There are four main approaches to issues of race in criminal law. Most prominent in today's political culture, the stance of being tough on crime is established not only in political agendas but also in the public response generated in the voting booths (p. 3). Criticisms targeted at this "law and order" approach to crime incorporate the far reaching affects of anxiety generated by over-emphasis of crime in the media and the established reputation within black communities of racism within the official capacity of law enforcement institutions(p. 4).

Another approach to criminal justice is entertained by the all out laissez faire libertarian. Both liberal and conservative libertarianism is characterized by a strong mistrust of the government (p. 5). Kennedy suggests this "intolerance for government tyranny" would be better employed if it focused not only on corruption of government power but also on the strong correlation between racial misconduct and bigotry with corruption (p. 5-6).

The view of color blind or some would say just blind individuals denies the necessity of viewing policies whether they are aimed at the criminal justice system or affirmative action from the perspective of race (p. 6). While most Americans would agree that this would perhaps be an ideal worth pursuing, the current realities especially within the criminal justice system require critical scrutiny and consideration. Racial considerations in examining the institution of criminal justice take on a particularly vital role when viewed in historical context. A closely competitive approach to race and the criminal justice system consists of those groups and individuals who are willing to pursue any avenue at any cost that, "advances the interests of blacks" (p. 7). The question of which methods of advocacy really do advance the interest of African Americans is a major point of contention.

Credibility becomes an issue when some groups use "formulaic allegations of misconduct" without considering the merits of a particular case or policy in an objective light. A case in point is the treatment of the allegations of Tawana Brawley in 1987. Although a grand jury in New York found her allegations of being raped by 6 white men not only lacked evidence but that she also blatantly lied about the incident, her lawyers and other African American interest groups continued to champion her cause (pp. 7-8). In this case, pushing allegations about racial injustice did not further the interests of actual victims of racial prejudice within the criminal justice system.

All four of these approaches to controversial issues leave room to consider the common interest of evaluating the issues addressed by Kennedy in a constructive manner. These approaches are not the main point of this book, but the acknowledgment of these four differing perspectives is a key to realizing the total commitment to engaging any reader into a reasonable and rational analysis instead of an emotionally charged and often irrational argument. Kennedy also tries to focus on the need for expanding our understanding of issues related to race in the criminal justice system. "Sensible" approaches to such complex issues include " apprehending, incapacitating, deterring, and punishing criminals" as well as providing answers to contributing social dilemmas such as limited opportunity structures and poverty (p. 12).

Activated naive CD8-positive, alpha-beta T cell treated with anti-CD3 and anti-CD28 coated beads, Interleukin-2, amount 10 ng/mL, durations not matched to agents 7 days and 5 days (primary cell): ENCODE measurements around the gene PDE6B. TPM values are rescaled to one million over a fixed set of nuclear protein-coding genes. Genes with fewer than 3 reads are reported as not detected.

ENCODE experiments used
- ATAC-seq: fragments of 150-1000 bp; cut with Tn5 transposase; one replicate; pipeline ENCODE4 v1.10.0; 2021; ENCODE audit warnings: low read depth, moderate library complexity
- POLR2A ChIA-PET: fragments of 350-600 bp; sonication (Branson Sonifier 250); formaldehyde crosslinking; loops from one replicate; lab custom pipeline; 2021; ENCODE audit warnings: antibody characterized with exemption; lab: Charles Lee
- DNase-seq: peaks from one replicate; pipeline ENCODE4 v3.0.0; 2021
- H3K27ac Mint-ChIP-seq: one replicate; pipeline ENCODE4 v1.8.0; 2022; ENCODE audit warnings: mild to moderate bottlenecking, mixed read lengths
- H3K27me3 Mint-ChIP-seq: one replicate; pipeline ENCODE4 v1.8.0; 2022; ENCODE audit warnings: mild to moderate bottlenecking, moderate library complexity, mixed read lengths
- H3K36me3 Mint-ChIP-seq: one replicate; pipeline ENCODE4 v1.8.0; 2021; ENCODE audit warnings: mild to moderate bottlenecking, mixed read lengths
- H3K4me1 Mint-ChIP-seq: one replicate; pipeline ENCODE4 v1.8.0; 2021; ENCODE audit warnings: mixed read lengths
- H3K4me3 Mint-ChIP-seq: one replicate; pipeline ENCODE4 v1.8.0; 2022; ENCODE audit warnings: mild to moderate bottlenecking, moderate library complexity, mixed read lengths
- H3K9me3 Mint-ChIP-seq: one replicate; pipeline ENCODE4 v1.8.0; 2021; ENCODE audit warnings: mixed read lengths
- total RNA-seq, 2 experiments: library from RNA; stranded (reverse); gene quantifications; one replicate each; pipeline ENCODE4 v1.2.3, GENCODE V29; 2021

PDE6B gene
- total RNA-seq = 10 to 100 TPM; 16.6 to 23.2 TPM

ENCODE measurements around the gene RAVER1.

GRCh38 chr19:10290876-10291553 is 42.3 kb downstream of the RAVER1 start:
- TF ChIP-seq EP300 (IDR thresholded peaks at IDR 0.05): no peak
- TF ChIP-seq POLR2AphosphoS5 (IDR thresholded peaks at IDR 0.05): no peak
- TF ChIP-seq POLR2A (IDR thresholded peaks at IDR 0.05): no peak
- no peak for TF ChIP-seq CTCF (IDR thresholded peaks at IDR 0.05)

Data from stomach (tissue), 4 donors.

Historically African Americans have been subject to under-protection by law enforcement through periods of enslavement, of segregation, and then as part of a disenfranchised minority. Kennedy believes this pattern of under-protection has been an even more cumulatively destructive form of oppression for African Americans than an unjustly biased legal system (p. 29). By withholding even the most minimal forms of legal protection from slaves; rape, violent assault, and even murder were sanctioned through the official capacity of the courts (p. 30-41). Only in instances where economic concerns were threatened did state legislatures and courts step up and provide punishment for violence perpetrated against slaves (p. 31).

After African Americans were freed from the formal bounds of slavery, legislatures during the reconstruction era were quick to enact new legislation which served to disallow African Americans from benefiting from equal protection under the law (p. 37-39, 40). Denial of protection extended well beyond the inability to testify or sit on juries (p. 46). Lynching and other extreme and abominable forms of violence were allowed to go unchecked both at the state level and at the national level in the congress. This continual implementation of degradation quite naturally lead to the disillusionment of an entire segment of the American population. The sobering accounts of lynching as reported in news papers will bring tears to your eyes and a knot to your stomach. We all need to be occasionally awakened to the tragedies of the past in order to prevent such horrors from ever being committed again.

How has this history impacted the current criminal law system? Due to the reputation of enhanced criminality, the increasing amount of crime committed by African Americans against African Americans, and the current fascination of American culture with violent crime; issues of race related to the criminal justice system have become the central focus of many a controversy (p. 14). One of the most hotly debated topics is the practice of racial profiling. Kennedy believes this practice is incurring a type of racial tax that has to be paid every time an African American or any other minority is subject to police scrutiny based on a belief that they represent an increased probability of criminality because of their race (p. 159).